The Social Impact of Lottery Games

The lottery is a game of chance. And while the chances of winning are slim, people still play because they want to win. And they’re willing to invest a lot of time and money for that hope. They’ll buy tickets at their favorite convenience store, or even online. They’ll choose a lucky number, or try to improve their odds by buying multiple tickets. They’ll even take a trip to Las Vegas or another location just for the chance to buy a ticket.

But there’s more going on with lottery players than just the inextricable human impulse to gamble. Lottery games dangle the possibility of instant riches in an age of inequality and limited social mobility, and they know it. That’s why they use billboards with huge jackpots on major highways. It’s an effective strategy to attract people to their games and keep them coming back for more.

State-run lotteries are actually quite old, dating back to the Low Countries in the 15th century, where they were used to raise funds for town fortifications and help the poor. But it wasn’t until the 1970s that state lotteries really took off. Massachusetts was the first to introduce scratch-off tickets; Maine, New Hampshire and Vermont joined forces in 1982 for their first multistate lottery; and Vermont introduced the Quick Pick option that’s now an industry standard.

Originally, states regulated lotteries in order to ensure fairness. They owned the wheel that was used to draw the winning numbers and would lend it to organizations the state permitted to hold drawings for the benefit of the public. These institutions included churches, universities, canals and bridges, schools, and colleges. Many of the early buildings on Columbia, Princeton and other university campuses were funded with lotteries, as were many canal locks and road tunnels in colonial America.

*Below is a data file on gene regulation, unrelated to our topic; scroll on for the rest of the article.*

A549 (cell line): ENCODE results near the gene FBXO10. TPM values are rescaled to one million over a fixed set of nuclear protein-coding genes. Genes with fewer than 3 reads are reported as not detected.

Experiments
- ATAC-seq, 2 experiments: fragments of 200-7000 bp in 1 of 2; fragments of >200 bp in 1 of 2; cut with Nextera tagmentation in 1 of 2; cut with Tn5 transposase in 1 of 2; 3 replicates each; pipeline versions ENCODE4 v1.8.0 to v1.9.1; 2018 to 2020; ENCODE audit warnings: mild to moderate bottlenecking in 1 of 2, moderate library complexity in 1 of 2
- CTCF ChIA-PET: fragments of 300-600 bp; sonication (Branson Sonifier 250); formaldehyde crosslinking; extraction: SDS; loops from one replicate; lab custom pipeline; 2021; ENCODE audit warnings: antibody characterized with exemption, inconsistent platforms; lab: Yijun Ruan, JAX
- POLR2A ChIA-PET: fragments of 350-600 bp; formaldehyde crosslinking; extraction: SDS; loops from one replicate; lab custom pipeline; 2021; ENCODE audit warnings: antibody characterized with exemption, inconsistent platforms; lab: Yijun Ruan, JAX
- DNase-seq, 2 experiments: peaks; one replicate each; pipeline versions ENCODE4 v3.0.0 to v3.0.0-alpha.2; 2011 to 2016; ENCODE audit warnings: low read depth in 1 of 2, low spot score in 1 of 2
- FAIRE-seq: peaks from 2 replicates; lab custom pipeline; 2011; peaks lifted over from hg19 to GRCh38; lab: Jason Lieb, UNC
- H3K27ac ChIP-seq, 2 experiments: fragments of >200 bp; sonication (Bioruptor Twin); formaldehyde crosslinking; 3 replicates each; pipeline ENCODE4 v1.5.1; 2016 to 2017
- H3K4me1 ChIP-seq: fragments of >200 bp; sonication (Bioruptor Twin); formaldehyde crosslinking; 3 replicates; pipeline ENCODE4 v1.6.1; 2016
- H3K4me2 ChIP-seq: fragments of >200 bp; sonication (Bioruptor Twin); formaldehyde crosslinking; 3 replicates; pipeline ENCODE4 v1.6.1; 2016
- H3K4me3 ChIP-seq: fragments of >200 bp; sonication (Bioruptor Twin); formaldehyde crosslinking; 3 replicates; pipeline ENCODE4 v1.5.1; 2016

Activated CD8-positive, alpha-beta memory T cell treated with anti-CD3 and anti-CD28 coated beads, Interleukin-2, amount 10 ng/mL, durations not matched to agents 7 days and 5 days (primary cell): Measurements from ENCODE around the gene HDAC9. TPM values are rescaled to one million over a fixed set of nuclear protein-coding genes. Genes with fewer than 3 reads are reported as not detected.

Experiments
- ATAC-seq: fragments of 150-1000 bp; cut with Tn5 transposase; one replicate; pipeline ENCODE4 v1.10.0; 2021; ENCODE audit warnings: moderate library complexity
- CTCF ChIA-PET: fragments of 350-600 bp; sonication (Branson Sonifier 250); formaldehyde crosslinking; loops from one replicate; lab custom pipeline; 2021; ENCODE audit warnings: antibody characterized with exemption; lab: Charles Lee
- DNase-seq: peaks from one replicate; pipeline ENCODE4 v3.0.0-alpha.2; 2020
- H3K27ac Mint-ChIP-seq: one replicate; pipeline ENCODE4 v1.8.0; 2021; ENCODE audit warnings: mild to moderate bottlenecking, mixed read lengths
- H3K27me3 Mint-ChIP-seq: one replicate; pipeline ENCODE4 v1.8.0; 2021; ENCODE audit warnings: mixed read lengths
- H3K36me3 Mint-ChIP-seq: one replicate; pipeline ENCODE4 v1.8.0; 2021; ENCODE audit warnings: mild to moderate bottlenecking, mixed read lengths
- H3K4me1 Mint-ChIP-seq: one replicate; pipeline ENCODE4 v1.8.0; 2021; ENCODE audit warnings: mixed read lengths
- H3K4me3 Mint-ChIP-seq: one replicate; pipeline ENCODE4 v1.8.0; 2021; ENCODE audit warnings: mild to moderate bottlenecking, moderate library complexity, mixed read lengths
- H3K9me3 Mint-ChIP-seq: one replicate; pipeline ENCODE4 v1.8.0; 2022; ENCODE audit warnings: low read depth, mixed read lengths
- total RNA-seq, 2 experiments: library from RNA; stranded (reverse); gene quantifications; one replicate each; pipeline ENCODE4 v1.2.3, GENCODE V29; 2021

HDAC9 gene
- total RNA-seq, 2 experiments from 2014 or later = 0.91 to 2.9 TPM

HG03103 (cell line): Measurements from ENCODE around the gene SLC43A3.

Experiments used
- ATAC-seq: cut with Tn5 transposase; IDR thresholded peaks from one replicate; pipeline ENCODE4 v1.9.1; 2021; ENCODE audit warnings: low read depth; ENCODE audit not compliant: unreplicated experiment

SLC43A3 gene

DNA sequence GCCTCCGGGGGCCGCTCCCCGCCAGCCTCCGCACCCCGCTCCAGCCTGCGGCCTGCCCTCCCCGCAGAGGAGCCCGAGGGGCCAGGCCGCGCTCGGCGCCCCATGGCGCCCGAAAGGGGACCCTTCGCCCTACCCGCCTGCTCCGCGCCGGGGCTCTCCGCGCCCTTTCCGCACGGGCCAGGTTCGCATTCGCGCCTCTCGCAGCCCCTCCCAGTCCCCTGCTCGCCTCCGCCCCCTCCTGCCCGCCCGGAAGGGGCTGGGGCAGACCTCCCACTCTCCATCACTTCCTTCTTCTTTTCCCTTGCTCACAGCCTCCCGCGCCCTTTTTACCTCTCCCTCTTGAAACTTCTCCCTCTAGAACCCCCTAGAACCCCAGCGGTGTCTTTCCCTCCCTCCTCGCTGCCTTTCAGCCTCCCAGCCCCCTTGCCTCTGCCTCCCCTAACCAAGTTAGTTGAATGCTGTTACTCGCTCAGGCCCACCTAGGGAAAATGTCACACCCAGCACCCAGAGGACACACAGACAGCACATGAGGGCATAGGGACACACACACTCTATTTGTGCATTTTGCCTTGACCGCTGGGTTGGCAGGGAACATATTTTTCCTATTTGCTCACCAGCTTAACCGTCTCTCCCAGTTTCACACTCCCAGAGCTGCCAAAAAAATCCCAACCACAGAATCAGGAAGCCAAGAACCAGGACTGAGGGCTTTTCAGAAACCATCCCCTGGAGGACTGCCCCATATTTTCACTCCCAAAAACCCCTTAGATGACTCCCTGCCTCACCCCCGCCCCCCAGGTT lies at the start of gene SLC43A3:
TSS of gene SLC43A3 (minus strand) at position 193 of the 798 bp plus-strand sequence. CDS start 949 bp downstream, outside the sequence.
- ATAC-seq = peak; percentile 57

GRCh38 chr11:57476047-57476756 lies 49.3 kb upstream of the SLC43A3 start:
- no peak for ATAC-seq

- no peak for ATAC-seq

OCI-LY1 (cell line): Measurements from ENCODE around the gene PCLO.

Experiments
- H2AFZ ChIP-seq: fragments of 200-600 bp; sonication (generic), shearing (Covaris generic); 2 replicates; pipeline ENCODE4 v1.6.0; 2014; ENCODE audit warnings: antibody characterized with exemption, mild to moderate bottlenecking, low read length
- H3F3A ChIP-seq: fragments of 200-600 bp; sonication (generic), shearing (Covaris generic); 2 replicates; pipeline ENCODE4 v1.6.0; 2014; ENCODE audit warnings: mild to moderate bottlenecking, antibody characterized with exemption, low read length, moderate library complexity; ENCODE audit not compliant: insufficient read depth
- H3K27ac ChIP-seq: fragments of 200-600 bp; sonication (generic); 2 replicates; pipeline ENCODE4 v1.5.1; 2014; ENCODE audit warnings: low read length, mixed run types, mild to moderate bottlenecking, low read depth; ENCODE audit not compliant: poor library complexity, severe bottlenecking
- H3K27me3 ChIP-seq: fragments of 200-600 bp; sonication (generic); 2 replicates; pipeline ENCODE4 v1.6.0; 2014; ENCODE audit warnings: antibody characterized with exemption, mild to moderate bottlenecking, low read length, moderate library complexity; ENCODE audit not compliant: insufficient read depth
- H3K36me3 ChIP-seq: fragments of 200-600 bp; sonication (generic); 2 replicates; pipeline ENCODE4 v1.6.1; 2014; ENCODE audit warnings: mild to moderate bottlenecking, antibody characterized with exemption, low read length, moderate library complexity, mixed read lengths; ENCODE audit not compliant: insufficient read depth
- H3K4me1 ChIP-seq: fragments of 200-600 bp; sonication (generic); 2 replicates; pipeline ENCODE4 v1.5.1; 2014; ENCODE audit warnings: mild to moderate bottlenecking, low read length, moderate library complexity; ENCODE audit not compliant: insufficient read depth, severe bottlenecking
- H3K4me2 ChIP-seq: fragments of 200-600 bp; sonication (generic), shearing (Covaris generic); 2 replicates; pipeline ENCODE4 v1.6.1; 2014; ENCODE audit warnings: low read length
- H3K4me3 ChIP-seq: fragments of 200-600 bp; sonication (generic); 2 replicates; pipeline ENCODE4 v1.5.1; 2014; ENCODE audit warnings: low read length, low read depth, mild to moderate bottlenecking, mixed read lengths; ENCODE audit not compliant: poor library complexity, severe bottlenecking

A number of studies have suggested that while lottery revenue swells for states, it comes at the expense of lower-income and minority residents who are disproportionately likely to purchase tickets. Vox’s Alvin Chang points to one such study that found lottery revenues disproportionately increase in zip codes with the highest concentration of low-income and minorities. And while state lotteries do generate a significant amount of cash, the overall effect on poverty is “very small.”

Lottery officials have moved away from this regressive message and now focus on two messages primarily. They’re trying to convince the public that playing the lottery is fun, and they’re promoting innovation in their games, including scratch-off tickets, video poker, and keno. But these campaigns are flawed because they obscure how much the lottery actually costs, and because they’re based on a lie. The truth is that people spend a lot of their money on these games, and most of them don’t come out ahead. But for those who do, the lottery is a serious business that can be very lucrative. For them, it’s the ultimate game of chance. For everyone else, it’s a waste of their money.